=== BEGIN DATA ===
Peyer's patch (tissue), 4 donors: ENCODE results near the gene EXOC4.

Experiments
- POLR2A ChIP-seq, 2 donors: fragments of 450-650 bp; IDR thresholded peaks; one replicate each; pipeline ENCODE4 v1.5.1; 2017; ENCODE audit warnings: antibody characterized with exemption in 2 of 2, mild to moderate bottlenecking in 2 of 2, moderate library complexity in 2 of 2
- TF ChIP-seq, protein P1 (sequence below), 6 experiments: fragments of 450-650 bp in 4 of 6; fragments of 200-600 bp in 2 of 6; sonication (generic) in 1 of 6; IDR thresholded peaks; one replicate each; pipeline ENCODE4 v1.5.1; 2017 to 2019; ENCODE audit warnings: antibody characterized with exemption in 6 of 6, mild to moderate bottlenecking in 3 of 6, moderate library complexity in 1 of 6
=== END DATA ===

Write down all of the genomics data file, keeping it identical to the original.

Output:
Peyer's patch (tissue), 4 donors: ENCODE results near the gene EXOC4.

Experiments
- POLR2A ChIP-seq, 2 donors: fragments of 450-650 bp; IDR thresholded peaks; one replicate each; pipeline ENCODE4 v1.5.1; 2017; ENCODE audit warnings: antibody characterized with exemption in 2 of 2, mild to moderate bottlenecking in 2 of 2, moderate library complexity in 2 of 2
- TF ChIP-seq, protein P1 (sequence below), 6 experiments: fragments of 450-650 bp in 4 of 6; fragments of 200-600 bp in 2 of 6; sonication (generic) in 1 of 6; IDR thresholded peaks; one replicate each; pipeline ENCODE4 v1.5.1; 2017 to 2019; ENCODE audit warnings: antibody characterized with exemption in 6 of 6, mild to moderate bottlenecking in 3 of 6, moderate library complexity in 1 of 6